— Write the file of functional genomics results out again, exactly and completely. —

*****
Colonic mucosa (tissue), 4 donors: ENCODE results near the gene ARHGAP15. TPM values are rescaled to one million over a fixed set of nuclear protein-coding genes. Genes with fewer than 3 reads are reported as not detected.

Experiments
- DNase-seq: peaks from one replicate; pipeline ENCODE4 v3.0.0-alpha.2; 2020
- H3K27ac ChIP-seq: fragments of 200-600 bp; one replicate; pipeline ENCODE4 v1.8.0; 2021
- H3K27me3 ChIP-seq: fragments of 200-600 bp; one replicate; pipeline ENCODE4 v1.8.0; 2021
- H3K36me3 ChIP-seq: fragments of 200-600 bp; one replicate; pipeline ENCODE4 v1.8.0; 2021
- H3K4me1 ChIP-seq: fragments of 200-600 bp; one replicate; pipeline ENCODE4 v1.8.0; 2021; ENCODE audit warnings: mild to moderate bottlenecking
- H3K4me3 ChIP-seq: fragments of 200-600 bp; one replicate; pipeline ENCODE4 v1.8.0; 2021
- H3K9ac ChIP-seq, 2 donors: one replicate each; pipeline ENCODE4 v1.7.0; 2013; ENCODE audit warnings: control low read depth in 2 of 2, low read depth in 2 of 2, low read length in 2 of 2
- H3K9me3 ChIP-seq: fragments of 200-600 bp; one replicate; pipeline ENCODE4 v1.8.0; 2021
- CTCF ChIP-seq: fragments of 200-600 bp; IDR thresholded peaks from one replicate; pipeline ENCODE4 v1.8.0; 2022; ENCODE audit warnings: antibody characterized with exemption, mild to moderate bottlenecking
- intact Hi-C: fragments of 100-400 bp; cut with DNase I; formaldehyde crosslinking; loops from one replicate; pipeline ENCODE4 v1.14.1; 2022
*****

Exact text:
Colonic mucosa (tissue), 4 donors: ENCODE results near the gene ARHGAP15. TPM values are rescaled to one million over a fixed set of nuclear protein-coding genes. Genes with fewer than 3 reads are reported as not detected.

Experiments
- DNase-seq: peaks from one replicate; pipeline ENCODE4 v3.0.0-alpha.2; 2020
- H3K27ac ChIP-seq: fragments of 200-600 bp; one replicate; pipeline ENCODE4 v1.8.0; 2021
- H3K27me3 ChIP-seq: fragments of 200-600 bp; one replicate; pipeline ENCODE4 v1.8.0; 2021
- H3K36me3 ChIP-seq: fragments of 200-600 bp; one replicate; pipeline ENCODE4 v1.8.0; 2021
- H3K4me1 ChIP-seq: fragments of 200-600 bp; one replicate; pipeline ENCODE4 v1.8.0; 2021; ENCODE audit warnings: mild to moderate bottlenecking
- H3K4me3 ChIP-seq: fragments of 200-600 bp; one replicate; pipeline ENCODE4 v1.8.0; 2021
- H3K9ac ChIP-seq, 2 donors: one replicate each; pipeline ENCODE4 v1.7.0; 2013; ENCODE audit warnings: control low read depth in 2 of 2, low read depth in 2 of 2, low read length in 2 of 2
- H3K9me3 ChIP-seq: fragments of 200-600 bp; one replicate; pipeline ENCODE4 v1.8.0; 2021
- CTCF ChIP-seq: fragments of 200-600 bp; IDR thresholded peaks from one replicate; pipeline ENCODE4 v1.8.0; 2022; ENCODE audit warnings: antibody characterized with exemption, mild to moderate bottlenecking
- intact Hi-C: fragments of 100-400 bp; cut with DNase I; formaldehyde crosslinking; loops from one replicate; pipeline ENCODE4 v1.14.1; 2022